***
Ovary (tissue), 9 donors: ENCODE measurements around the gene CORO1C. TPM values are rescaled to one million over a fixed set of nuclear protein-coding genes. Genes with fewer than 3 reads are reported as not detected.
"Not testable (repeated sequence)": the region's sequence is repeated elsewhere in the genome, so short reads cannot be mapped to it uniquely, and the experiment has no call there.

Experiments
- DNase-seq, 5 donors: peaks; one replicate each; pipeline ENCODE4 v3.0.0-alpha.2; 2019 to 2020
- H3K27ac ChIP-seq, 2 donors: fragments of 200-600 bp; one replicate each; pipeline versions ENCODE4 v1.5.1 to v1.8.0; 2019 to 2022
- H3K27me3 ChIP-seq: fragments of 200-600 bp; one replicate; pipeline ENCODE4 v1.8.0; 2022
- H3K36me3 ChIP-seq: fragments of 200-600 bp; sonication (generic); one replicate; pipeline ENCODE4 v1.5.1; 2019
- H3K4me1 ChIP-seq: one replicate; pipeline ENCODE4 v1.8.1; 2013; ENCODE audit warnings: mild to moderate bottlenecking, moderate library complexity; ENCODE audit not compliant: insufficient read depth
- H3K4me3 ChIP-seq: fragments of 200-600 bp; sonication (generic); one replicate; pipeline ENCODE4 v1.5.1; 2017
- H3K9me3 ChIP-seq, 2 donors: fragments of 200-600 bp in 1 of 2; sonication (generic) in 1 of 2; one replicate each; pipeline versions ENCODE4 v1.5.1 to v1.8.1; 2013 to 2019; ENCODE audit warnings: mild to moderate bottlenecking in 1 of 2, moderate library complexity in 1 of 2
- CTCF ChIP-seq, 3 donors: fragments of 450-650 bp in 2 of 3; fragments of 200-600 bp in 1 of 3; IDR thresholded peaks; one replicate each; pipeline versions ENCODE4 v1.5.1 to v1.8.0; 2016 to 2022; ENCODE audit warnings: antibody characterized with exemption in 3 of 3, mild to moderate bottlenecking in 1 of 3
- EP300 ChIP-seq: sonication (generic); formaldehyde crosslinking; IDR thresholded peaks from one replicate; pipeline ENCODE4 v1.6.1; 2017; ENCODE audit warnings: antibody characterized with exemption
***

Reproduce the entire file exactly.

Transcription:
Ovary (tissue), 9 donors: ENCODE measurements around the gene CORO1C. TPM values are rescaled to one million over a fixed set of nuclear protein-coding genes. Genes with fewer than 3 reads are reported as not detected.
"Not testable (repeated sequence)": the region's sequence is repeated elsewhere in the genome, so short reads cannot be mapped to it uniquely, and the experiment has no call there.

Experiments
- DNase-seq, 5 donors: peaks; one replicate each; pipeline ENCODE4 v3.0.0-alpha.2; 2019 to 2020
- H3K27ac ChIP-seq, 2 donors: fragments of 200-600 bp; one replicate each; pipeline versions ENCODE4 v1.5.1 to v1.8.0; 2019 to 2022
- H3K27me3 ChIP-seq: fragments of 200-600 bp; one replicate; pipeline ENCODE4 v1.8.0; 2022
- H3K36me3 ChIP-seq: fragments of 200-600 bp; sonication (generic); one replicate; pipeline ENCODE4 v1.5.1; 2019
- H3K4me1 ChIP-seq: one replicate; pipeline ENCODE4 v1.8.1; 2013; ENCODE audit warnings: mild to moderate bottlenecking, moderate library complexity; ENCODE audit not compliant: insufficient read depth
- H3K4me3 ChIP-seq: fragments of 200-600 bp; sonication (generic); one replicate; pipeline ENCODE4 v1.5.1; 2017
- H3K9me3 ChIP-seq, 2 donors: fragments of 200-600 bp in 1 of 2; sonication (generic) in 1 of 2; one replicate each; pipeline versions ENCODE4 v1.5.1 to v1.8.1; 2013 to 2019; ENCODE audit warnings: mild to moderate bottlenecking in 1 of 2, moderate library complexity in 1 of 2
- CTCF ChIP-seq, 3 donors: fragments of 450-650 bp in 2 of 3; fragments of 200-600 bp in 1 of 3; IDR thresholded peaks; one replicate each; pipeline versions ENCODE4 v1.5.1 to v1.8.0; 2016 to 2022; ENCODE audit warnings: antibody characterized with exemption in 3 of 3, mild to moderate bottlenecking in 1 of 3
- EP300 ChIP-seq: sonication (generic); formaldehyde crosslinking; IDR thresholded peaks from one replicate; pipeline ENCODE4 v1.6.1; 2017; ENCODE audit warnings: antibody characterized with exemption